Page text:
Over the weekend I found myself on a plane from Zurich to Chicago. While in Switzerland, I became aware of an issue related to a microservice I maintained in which it would stop serving responses and need to be restarted. I had an idea of what the problem might have been but didn’t want to risk making a hotfix right before I was to embark on a 16+ hour travel day. So instead I was mulling over the problem while sitting in row 44 seat B.
Soon after takeoff, my seat mate whipped out a portable DVD player and started watching Dragon Ball Z. He had one of those CD binders and it was evident that he had enough discs to last the entire flight. Over the next several hours, as I finished The Da Vinci Code (eh), my senses were frequently roused by the familiar sound effects of DBZ.
After I finished my book, I closed my eyes to reflect on what I had just read. I found myself instead fixating on the Dragon Ball Z battle emanating from my partner’s headphones. It was then that I realized that Dragon Ball Z would help me prove or disprove my hypothesis for what was going wrong with my microservice.
A few months back I stumbled upon an HTTP load testing tool called Vegeta. I suspected the problem with my microservice was that I wasn’t serving the uWSGI app using enough threads and–how could I forget the name–I figured it was time to give Vegeta a shot.
First, I had to install Go since Vegeta is written in Go. After that, I wrote a query similar to this one:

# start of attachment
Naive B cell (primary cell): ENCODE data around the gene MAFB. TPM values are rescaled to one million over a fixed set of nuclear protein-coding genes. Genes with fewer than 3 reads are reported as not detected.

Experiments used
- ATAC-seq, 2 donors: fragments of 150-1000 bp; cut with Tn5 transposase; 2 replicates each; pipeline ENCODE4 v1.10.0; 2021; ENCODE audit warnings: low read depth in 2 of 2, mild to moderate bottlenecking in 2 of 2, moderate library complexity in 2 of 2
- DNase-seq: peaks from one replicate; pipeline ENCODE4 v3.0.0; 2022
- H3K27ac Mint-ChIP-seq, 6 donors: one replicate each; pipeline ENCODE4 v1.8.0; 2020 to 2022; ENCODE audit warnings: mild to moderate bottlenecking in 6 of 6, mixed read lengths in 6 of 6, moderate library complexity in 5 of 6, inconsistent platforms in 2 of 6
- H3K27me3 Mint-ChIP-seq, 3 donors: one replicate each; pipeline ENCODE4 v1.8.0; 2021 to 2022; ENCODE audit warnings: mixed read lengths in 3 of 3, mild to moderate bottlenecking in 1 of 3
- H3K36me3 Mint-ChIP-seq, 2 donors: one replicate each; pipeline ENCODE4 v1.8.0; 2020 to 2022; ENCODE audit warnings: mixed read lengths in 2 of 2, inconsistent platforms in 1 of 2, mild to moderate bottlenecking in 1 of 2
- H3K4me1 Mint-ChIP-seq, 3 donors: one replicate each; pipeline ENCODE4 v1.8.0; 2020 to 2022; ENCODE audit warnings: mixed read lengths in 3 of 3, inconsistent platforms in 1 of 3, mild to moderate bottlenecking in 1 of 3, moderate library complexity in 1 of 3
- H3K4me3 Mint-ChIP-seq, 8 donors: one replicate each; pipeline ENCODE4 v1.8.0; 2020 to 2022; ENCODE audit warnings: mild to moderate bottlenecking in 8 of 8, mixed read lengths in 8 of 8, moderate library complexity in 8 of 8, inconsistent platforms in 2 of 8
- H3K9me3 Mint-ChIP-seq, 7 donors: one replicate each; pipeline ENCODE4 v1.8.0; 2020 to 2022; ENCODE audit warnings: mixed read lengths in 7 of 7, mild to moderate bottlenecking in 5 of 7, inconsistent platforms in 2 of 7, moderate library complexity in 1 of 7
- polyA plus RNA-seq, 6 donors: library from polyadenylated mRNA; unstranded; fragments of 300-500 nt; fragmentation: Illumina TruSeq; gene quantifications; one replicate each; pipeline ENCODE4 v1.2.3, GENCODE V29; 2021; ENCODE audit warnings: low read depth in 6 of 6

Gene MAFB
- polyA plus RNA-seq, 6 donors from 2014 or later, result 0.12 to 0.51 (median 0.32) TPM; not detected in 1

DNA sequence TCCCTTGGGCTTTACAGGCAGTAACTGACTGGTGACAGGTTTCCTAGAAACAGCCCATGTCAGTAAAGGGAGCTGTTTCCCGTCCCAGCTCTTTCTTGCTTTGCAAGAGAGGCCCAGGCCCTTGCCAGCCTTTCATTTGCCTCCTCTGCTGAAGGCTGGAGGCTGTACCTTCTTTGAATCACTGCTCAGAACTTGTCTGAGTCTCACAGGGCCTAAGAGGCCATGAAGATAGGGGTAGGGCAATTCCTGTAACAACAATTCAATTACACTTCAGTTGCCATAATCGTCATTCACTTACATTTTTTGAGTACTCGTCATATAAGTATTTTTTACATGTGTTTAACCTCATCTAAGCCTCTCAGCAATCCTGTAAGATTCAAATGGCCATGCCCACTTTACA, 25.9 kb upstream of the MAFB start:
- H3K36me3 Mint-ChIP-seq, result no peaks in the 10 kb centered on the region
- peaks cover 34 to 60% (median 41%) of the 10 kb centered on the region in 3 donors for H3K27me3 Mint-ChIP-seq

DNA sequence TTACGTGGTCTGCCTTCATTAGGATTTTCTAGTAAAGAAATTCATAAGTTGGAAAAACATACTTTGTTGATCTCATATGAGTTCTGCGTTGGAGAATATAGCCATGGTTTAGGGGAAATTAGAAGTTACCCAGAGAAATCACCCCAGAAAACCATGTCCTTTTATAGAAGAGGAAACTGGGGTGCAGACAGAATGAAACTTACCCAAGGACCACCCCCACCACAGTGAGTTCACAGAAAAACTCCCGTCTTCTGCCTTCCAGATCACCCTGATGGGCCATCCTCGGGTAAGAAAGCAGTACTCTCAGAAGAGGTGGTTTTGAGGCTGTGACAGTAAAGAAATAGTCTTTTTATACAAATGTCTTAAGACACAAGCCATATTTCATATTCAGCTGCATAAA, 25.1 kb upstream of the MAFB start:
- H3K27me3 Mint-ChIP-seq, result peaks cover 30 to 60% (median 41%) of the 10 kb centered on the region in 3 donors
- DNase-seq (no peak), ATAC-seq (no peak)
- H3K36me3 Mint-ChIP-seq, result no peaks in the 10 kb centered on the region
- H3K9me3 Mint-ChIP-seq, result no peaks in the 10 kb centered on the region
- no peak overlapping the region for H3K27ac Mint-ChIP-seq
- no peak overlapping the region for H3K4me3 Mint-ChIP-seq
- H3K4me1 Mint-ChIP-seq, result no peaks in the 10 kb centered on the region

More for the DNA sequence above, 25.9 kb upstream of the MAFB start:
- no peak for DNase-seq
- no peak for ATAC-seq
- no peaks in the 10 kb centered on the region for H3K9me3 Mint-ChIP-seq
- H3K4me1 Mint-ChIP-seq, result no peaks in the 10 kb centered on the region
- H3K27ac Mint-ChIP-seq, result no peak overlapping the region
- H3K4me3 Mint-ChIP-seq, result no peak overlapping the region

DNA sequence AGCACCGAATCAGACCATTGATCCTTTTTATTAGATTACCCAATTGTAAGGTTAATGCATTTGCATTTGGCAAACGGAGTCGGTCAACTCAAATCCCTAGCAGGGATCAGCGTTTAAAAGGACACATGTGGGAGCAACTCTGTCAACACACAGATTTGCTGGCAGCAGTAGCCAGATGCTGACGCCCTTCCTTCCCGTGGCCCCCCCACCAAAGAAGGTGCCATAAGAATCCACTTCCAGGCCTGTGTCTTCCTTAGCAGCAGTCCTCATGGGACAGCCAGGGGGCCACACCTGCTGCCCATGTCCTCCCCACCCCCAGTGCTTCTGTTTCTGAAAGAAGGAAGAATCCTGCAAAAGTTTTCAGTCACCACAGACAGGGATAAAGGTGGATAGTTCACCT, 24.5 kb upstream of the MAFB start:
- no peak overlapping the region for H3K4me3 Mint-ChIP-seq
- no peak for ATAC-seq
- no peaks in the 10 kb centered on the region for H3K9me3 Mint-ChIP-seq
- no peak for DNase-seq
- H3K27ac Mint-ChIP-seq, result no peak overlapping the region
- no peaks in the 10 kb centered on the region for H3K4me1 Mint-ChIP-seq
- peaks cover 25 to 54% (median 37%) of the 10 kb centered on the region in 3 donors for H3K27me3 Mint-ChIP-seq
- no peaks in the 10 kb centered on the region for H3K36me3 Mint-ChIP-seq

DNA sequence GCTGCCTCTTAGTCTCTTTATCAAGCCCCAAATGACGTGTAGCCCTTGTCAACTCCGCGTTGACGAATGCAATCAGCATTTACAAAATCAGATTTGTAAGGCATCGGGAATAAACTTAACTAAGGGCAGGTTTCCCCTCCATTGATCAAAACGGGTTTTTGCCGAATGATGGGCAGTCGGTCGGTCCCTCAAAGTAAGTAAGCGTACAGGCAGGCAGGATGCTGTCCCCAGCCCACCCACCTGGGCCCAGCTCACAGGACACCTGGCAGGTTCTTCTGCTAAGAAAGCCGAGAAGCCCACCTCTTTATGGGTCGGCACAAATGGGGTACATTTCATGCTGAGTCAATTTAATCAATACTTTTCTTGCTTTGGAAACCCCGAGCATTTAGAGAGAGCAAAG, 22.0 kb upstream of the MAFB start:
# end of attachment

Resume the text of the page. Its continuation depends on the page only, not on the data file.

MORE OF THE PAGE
echo "GET http://localhost:8080/api/v0/instances" | vegeta attack -duration=2s
I ran it and I was immediately able to recreate the issue. I confirmed my hypothesis using uwsgitop, which is a top-like interface just for uWSGI servers. When I ran Vegeta, the uWSGI cpu usage meter lit up. I configured uWSGI to use a few additional cores and the issue was mitigated. Okay. Good blog post. See you next time.
After establishing that Vegeta sure as hell beats custom bash scripts with curl requests for load testing, I started to wonder if there was another use for it, aside from DoSing the dev environment of my arch nemesis in the office. I decided to use Vegeta to test autoscaling policies.
Auto-scaling wasn’t prevalent when cloud services were first gaining traction roughly ten years ago. Today, it is considered one of the most important features of any cloud production environment, especially for consumer-facing apps. While auto-scaling offers an amount of resilience that is hard to emulate when self-hosting, it also facilitates significant cost savings by ensuring that users only pay for resources that they need and use.
I planned to showcase one of my personal AWS setups in this article, but it would be more appropriate to do that in a separate post. When it comes time to configure scalable cloud architecture, you need a reliable way of testing the site (and the scaling policies themselves) under load. There are a few tools out there–basically anything transcending a bash script sending parallel cURL requests has merit. In the past I’ve used siege, probably because the guides I followed at the time recommended it (and, yes, I easily could have used it for the problem above but I took the airplane situation as a sign that it was time to try Vegeta).
When testing Vegeta and Siege side-by-side, the core functionality appears to be the same. The tools are similar because they both solve the same problem. However, Siege is written in C and Vegeta is written in Go. Golang attracts criticism because it’s hip and why-did-Google-have-to-make-a-new-language, but Vegeta clearly demonstrates its merits. There is nothing Pythonic about its performance–Vegeta performs as well as Siege. Vegeta outclasses Siege with its reporting features and ability to be extended as a library for custom tests. In addition, distributed testing is easy using pdsh.
Vegeta is a tool that has piqued my interest as a leading open-source HTTP load testing tool. As I continue to use it at work and with my personal projects while improving my rudimentary understanding of Go, I look forward to writing about it in more detail and eventually contributing to its development.